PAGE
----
How Does OpenLaszlo Relate to Flash?

While OpenLaszlo takes advantage of Flash, it also gives you independence from it. Because of its architecture, it's not tied to Flash the way Macromedia Flex is. It will support future versions of Flash, as well as other platforms as they become more widespread. The Flash authoring tool may be used to develop content for OpenLaszlo applications, but it is not required.

What are Flash's Limitations?

Flash does not have a JavaScript source code compiler or interpreter built into the player. The Laszlo compiler and Flash authoring tool both translate JavaScript source code into byte code instructions (like Java), and combine them with multimedia resources into a binary SWF files, that the Flash player can execute.

The Flash player can only read a limited set of multimedia data types, with certain restrictions. Other data types must be transcoded or pre-converted into formats directly supported by Flash, like SWF and JPEG files. The new Flash player version 8 supports other formats like GIF, PNG and progressive JPEG, but it's wise to support older versions of the Flash player, when possible.

It has an XML parser, but it doesn't have native support for other XML standards like XPath or XSLT, like many web browsers. The OpenLaszlo runtime supports XPath, and provides data binding as an alternative to XSLT.

Security restrictions prevent the Flash player from fetching XML from hosts other than the one it downloaded the SWF file from. It requires a crossdomain.xml permission file to exist on other servers from which Flash downloads content or calls web services. This can be a problem for implementing interfaces to web services that you don't have control over, that don't support crossdomain.xml.

The solution is for the OpenLaszlo Server or PHP to act as a proxy for other servers. An intelligent proxy can go further by transforming the data or mashing it up with other web services, databases or utilities, to provide unique and exciting new web services.

Understanding Important OpenLaszlo Concepts

OpenLaszlo application source code is written in the "LZX" language, which is XML with embedded JavaScript code. Laszlo programs can also include reusable component libraries and resources in various formats such as audio, images, SWF vector graphics, animations, movies, fonts, rich text and XML data. The OpenLaszlo Server provides a compiler that translates text LZX programs, libraries and binary resources into binary SWF files that the Flash player can execute directly.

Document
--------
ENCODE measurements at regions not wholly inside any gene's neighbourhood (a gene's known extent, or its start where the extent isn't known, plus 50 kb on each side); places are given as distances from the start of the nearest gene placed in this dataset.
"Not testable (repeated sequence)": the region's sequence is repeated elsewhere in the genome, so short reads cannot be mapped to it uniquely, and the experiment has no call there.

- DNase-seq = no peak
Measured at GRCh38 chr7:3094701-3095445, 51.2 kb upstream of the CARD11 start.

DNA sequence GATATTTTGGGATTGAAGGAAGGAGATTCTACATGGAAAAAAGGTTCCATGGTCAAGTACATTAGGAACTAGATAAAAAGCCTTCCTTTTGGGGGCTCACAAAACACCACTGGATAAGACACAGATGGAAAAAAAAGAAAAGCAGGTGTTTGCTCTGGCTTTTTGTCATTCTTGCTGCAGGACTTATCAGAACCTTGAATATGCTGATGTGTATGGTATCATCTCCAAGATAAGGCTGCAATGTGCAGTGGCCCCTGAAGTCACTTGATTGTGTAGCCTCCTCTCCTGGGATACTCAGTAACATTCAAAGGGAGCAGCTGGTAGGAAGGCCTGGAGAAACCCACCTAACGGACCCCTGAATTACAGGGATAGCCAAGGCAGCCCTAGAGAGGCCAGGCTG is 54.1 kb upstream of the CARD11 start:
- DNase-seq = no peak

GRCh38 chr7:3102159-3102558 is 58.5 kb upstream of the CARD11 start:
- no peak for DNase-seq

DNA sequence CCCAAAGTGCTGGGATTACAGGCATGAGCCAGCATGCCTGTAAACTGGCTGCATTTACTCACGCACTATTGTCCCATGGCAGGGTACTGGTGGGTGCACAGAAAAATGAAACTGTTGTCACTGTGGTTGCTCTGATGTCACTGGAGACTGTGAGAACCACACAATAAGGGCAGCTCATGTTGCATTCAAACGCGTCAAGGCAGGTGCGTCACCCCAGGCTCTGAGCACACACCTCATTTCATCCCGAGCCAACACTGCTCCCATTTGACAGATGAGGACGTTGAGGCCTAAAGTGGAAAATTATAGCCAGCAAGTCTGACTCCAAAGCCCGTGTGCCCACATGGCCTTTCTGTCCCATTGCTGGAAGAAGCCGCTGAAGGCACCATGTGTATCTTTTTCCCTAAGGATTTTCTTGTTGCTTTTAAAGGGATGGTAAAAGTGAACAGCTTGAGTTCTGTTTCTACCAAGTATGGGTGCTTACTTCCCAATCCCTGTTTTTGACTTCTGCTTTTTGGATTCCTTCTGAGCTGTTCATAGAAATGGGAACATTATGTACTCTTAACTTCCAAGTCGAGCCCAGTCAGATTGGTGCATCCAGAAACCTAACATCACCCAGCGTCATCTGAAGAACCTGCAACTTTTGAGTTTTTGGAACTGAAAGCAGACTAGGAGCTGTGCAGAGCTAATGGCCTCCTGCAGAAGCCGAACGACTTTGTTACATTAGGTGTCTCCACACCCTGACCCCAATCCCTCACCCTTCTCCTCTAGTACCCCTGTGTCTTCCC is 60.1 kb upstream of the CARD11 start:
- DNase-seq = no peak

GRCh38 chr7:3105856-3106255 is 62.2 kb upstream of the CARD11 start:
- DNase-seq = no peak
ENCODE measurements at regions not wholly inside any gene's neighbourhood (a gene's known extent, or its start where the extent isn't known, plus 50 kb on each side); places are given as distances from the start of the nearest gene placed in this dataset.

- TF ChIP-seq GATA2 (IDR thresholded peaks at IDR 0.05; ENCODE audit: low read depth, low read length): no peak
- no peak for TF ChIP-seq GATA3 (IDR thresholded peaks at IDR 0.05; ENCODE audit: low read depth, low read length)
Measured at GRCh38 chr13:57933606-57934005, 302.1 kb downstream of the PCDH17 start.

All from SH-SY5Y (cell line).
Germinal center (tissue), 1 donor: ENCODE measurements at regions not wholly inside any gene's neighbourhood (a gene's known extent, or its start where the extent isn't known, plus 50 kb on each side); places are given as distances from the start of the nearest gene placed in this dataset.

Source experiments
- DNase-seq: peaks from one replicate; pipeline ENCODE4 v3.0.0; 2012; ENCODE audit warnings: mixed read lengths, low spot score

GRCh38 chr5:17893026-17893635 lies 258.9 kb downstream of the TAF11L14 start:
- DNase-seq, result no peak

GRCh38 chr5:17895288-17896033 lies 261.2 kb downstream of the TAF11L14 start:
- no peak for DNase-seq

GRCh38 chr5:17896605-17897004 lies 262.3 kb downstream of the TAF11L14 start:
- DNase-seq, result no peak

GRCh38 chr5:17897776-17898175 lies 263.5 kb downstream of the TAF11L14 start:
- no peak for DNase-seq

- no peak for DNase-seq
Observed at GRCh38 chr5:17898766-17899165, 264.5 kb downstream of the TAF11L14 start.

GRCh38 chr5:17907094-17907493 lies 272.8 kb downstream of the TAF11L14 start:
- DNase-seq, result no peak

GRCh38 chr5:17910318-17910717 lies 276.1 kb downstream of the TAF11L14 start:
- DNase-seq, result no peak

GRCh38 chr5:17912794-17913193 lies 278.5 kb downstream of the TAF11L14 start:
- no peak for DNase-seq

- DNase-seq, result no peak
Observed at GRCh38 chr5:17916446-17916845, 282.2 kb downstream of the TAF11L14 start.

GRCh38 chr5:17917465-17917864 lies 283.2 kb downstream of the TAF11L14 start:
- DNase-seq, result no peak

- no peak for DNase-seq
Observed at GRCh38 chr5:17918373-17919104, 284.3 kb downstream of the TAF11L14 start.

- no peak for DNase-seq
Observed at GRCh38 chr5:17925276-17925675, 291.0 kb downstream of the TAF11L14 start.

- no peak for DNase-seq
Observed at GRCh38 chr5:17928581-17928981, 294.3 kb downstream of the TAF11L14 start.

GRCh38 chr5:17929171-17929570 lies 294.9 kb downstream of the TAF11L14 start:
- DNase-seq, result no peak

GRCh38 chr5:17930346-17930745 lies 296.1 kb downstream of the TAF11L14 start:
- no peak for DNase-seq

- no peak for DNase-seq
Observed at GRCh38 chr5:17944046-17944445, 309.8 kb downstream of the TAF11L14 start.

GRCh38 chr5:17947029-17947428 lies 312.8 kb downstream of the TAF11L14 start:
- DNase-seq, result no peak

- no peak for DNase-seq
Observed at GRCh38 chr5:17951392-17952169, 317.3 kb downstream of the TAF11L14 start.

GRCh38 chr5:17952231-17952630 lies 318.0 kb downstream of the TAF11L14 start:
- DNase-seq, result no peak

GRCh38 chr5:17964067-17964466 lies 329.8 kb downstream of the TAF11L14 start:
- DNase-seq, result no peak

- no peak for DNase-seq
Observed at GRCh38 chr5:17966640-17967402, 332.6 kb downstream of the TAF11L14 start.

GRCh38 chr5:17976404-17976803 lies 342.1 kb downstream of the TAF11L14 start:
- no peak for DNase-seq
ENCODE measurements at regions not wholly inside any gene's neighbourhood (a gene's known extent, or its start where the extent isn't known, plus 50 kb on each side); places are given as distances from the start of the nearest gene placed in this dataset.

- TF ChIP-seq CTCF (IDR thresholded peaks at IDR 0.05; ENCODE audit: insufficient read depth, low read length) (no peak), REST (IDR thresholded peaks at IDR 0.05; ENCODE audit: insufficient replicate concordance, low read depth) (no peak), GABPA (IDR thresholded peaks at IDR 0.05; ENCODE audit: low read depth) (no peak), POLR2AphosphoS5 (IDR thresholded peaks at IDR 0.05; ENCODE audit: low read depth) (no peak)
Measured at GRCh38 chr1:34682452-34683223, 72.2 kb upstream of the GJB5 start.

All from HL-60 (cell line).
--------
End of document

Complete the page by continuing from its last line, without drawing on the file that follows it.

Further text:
OpenLaszlo Server Features

The OpenLaszlo server has many features: dynamically compile, debug and optimize OpenLaszlo programs; act as a proxy for OpenLaszlo applications, so the Flash player can communicate with other servers; perform XML-RPC and SOAP calls; send and receive messages over persistent connections with other clients; transform XML into an efficient binary representation; transcode various file formats into SWF files that the Flash player can digest directly.

"SOLO" Mode

Networked OpenLaszlo applications can take advantage of the OpenLaszlo Server by running in "proxied mode". And you can also develop applications that run independently in "SOLO Mode" (Standalone OpenLaszlo Output). SOLO applications talk directly to your PHP server, or other XML web services like Flikr, Google Maps, etc. Self-contained OpenLaszlo programs can run without any network server at all. They can even be deployed as desktop applications.

XML Data

OpenLaszlo uses XML data for structuring programs, reusable component libraries, class definitions, resources, declaring JavaScript classes, methods and attributes, creating and configuring objects and data bindings. XML datasets can be efficiently precompiled into OpenLaszlo programs, or asynchronously downloaded from web services, and then automatically bound to JavaScript objects.

JavaScript Code

OpenLaszlo uses JavaScript code for defining scripts and method bodies, event handlers, attribute expressions (automatically updated constraints!), as well as representing objects, XML structures and graphical views as JavaScript dictionaries. Laszlo represents and manipulates XML as JavaScript object dictionaries, and has a sophisticated asynchronous XML data binding system that uses two-way constraints to tie the properties of JavaScript objects together with XML data, and drive the creation and replication of intelligent data bound Laszlo views.

Declarative Programming

Declarative programming is an elegant way of writing code that describes what to do, instead of how to do it. OpenLaszlo supports declarative programming in many ways: using XML to declare JavaScript classes, create object instances, configure them with automatic constraints, and bind them to XML datasets. Declarative programming dovetails and synergizes with other important OpenLaszlo techniques including objects, prototypes, events, constraints, data binding and instance first development.

Constraints

Constraints in OpenLaszlo are object attributes whose values are defined as functions of other object or XML data attributes. They're used to configure the relationships between objects, their attributes, and XML data. Like a spreadsheet, Laszlo conveniently keeps track of all dependencies, and automatically updates constraints when the values they depend on change. Constraints can refer to object attributes with JavaScript expressions, and also XML data with XPath expressions.